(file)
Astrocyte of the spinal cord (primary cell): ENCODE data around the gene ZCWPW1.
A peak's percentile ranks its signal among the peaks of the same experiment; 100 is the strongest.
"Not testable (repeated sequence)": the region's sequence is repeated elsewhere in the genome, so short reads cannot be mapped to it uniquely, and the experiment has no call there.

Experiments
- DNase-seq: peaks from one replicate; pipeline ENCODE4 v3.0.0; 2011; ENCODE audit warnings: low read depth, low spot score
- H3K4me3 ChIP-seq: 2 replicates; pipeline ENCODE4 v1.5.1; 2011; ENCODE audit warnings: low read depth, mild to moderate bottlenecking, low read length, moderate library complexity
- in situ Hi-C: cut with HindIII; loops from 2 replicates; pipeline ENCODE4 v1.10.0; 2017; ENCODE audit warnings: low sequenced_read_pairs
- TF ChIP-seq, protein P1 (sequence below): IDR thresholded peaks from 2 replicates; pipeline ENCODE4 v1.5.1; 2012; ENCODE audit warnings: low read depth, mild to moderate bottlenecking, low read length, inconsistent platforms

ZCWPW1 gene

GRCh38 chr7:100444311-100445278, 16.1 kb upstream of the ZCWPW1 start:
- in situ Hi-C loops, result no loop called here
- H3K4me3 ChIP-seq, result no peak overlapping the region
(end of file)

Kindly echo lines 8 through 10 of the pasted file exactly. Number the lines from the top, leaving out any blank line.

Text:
- TF ChIP-seq, protein P1 (sequence below): IDR thresholded peaks from 2 replicates; pipeline ENCODE4 v1.5.1; 2012; ENCODE audit warnings: low read depth, mild to moderate bottlenecking, low read length, inconsistent platforms

ZCWPW1 gene

GRCh38 chr7:100444311-100445278, 16.1 kb upstream of the ZCWPW1 start: